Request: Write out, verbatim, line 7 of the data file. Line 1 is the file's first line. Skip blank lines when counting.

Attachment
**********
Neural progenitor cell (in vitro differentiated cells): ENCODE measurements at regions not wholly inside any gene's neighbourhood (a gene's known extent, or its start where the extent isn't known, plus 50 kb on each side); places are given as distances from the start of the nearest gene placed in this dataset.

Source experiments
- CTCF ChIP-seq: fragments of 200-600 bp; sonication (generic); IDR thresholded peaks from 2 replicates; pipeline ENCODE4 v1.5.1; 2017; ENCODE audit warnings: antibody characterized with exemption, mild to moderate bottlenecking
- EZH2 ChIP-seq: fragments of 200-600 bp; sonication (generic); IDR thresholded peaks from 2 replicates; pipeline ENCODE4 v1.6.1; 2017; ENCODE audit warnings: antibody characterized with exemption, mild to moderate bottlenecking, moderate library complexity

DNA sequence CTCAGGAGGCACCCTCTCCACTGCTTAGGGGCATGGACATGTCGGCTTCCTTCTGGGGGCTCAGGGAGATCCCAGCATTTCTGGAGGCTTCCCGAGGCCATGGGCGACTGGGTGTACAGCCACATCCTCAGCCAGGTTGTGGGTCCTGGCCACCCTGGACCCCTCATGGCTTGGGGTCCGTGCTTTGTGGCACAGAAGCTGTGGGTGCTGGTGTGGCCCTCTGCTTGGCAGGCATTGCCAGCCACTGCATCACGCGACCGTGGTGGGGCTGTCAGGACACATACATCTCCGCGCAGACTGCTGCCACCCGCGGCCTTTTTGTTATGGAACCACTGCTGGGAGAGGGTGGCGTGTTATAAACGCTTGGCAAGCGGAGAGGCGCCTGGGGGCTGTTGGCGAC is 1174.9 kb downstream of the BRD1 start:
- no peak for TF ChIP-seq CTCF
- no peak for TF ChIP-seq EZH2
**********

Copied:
- no peak for TF ChIP-seq EZH2